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Posts: 58
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Postby Guest » 02/16/03 05:40 AM

Dean,

Thank you for your help.

Pete
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Postby Guest » 02/16/03 08:50 AM

Dear Pete,
Best of luck in your marketing efforts, especially in these extremely challenging economic times! The best business decision I ever made was to invest in the Dale Carnegie Sales Course. If you are in (or near) a major city, you can probably find one. The Carnegie Sales Course led me to further study and motivation (which you'll need until the economy improves!) using tapes (now probably CD's) from Nightingale Conant, which you can easily find on the web. Drew Carey also cites Nightingale Conant as a vital resource in his bio.
Having been a full time tradeshow performer for nearly 15 years, the advice I most often give is, "Don't look to magicians to improve your salesmanship, look to professional salespeople and sales trainers." Oh, and re-read the Hopkins book, it's one of the best! Again, good luck.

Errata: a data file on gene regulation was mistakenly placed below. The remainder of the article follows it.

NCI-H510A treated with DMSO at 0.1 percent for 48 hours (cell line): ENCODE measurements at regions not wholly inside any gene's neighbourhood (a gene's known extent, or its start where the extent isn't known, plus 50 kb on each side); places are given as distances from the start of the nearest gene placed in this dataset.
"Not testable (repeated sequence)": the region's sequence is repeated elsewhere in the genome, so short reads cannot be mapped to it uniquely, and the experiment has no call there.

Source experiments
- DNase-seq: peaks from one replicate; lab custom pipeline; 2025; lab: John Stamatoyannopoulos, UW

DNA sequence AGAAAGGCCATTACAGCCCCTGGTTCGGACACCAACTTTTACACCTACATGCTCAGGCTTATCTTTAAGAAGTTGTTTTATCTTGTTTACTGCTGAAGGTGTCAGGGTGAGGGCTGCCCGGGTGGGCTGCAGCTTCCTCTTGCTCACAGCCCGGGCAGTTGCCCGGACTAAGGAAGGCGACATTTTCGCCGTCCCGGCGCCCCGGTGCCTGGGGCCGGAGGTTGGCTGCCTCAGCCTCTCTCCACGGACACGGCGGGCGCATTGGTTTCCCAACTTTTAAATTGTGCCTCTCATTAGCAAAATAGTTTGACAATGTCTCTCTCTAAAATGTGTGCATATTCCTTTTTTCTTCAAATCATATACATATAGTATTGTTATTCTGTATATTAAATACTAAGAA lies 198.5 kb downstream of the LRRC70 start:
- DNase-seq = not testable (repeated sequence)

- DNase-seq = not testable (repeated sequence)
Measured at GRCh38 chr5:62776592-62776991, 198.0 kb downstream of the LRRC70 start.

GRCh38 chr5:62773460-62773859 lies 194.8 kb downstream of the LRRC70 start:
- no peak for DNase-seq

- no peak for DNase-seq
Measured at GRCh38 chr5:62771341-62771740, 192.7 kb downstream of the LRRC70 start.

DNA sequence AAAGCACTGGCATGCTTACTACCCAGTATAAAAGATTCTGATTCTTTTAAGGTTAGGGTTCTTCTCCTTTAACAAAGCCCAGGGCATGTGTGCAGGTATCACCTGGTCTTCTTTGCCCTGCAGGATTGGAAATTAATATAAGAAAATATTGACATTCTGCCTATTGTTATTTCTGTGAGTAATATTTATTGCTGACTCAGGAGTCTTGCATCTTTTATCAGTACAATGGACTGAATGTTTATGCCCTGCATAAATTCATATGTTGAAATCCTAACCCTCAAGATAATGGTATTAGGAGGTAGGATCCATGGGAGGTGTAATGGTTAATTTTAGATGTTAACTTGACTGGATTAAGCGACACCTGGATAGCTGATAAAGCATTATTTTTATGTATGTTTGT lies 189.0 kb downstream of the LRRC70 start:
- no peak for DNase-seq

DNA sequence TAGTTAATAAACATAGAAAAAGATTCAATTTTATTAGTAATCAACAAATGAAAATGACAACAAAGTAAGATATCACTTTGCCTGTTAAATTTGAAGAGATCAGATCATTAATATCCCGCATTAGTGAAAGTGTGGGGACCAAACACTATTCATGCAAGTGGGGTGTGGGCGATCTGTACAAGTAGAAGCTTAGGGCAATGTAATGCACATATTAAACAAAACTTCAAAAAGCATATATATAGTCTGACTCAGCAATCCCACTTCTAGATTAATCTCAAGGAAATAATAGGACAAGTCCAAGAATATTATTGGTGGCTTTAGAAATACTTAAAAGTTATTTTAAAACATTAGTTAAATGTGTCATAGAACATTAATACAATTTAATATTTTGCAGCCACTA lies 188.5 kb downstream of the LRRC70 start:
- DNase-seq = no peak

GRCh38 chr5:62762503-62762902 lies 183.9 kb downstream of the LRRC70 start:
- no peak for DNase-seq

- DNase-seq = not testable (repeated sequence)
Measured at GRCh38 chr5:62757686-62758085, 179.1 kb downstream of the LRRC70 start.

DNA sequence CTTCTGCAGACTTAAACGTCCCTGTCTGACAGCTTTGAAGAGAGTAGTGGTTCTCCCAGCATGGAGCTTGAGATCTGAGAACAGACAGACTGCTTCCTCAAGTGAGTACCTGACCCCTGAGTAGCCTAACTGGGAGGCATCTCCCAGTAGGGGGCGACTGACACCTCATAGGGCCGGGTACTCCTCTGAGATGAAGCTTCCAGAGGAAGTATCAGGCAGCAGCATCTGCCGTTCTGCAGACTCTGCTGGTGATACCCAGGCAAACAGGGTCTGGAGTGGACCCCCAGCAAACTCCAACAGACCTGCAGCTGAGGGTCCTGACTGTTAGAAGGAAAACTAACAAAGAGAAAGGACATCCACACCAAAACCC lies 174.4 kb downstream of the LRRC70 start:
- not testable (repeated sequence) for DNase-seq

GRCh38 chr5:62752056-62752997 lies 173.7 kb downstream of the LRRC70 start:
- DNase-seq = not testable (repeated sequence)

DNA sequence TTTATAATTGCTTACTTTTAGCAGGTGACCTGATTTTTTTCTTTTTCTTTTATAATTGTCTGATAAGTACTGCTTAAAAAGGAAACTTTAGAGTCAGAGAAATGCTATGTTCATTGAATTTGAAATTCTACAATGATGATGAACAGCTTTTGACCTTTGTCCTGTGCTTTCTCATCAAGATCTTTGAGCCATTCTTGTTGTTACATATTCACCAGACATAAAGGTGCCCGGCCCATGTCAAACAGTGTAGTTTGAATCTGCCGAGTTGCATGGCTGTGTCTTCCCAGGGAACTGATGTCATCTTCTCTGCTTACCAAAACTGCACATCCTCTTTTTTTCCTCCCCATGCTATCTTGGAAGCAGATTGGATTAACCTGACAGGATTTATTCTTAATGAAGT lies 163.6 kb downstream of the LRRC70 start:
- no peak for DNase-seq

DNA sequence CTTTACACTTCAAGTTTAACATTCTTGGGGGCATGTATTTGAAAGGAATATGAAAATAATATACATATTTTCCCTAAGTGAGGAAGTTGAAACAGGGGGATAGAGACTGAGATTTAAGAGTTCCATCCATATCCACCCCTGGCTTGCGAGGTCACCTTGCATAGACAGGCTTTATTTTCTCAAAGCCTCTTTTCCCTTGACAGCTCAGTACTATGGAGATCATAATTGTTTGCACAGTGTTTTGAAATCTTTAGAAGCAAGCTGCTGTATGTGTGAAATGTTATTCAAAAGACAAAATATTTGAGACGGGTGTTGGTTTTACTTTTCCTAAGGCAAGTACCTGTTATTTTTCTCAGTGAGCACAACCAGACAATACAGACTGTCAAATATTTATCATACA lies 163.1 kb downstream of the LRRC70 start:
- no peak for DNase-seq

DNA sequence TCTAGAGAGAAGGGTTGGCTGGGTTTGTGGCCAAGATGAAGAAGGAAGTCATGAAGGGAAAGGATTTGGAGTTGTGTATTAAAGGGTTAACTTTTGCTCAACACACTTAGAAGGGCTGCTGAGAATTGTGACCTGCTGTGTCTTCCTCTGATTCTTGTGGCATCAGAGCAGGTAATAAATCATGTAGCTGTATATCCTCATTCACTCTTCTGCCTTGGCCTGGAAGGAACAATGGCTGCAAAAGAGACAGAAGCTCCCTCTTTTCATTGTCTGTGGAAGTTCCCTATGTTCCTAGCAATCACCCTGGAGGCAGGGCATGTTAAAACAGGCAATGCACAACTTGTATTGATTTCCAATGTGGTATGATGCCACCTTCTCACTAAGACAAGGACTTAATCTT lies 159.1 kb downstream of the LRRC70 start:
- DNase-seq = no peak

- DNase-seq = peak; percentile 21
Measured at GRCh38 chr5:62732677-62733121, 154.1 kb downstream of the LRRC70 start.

Mark Phillips
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Postby Guest » 02/17/03 09:40 PM

Mark,

Thanks for the encouragement. I enjoyed the articles you and Karen Berris contributed to in the spring 2002 issue of Magic Menu.

If you find yourself in Dallas at any shows please let me know.

Pete
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Postby Guest » 02/21/03 07:59 AM

Will keep you posted on any shows in Dallas. Nothing scheduled now, but I used to get there a lot, the convention center was very busy in the 90's, I even did some shows at the InfoMart. If your schedule allows, and you really are interested in tradeshows, you might consider trying to attend as many exhibitions as possible. If you are going to try to sell your services as a tradeshow magician, you should do as much research on them as you can. The more you know about the real world of tradeshows, the better equiped you will be to sell yourself. I remember walking the aisles when I first moved to New York and seeing Paul Gertner, Eddie Tullock and the late, great Mike Rogers work. Even not seeing my idols, it was a great education in what tradeshows were and how they worked.
Mark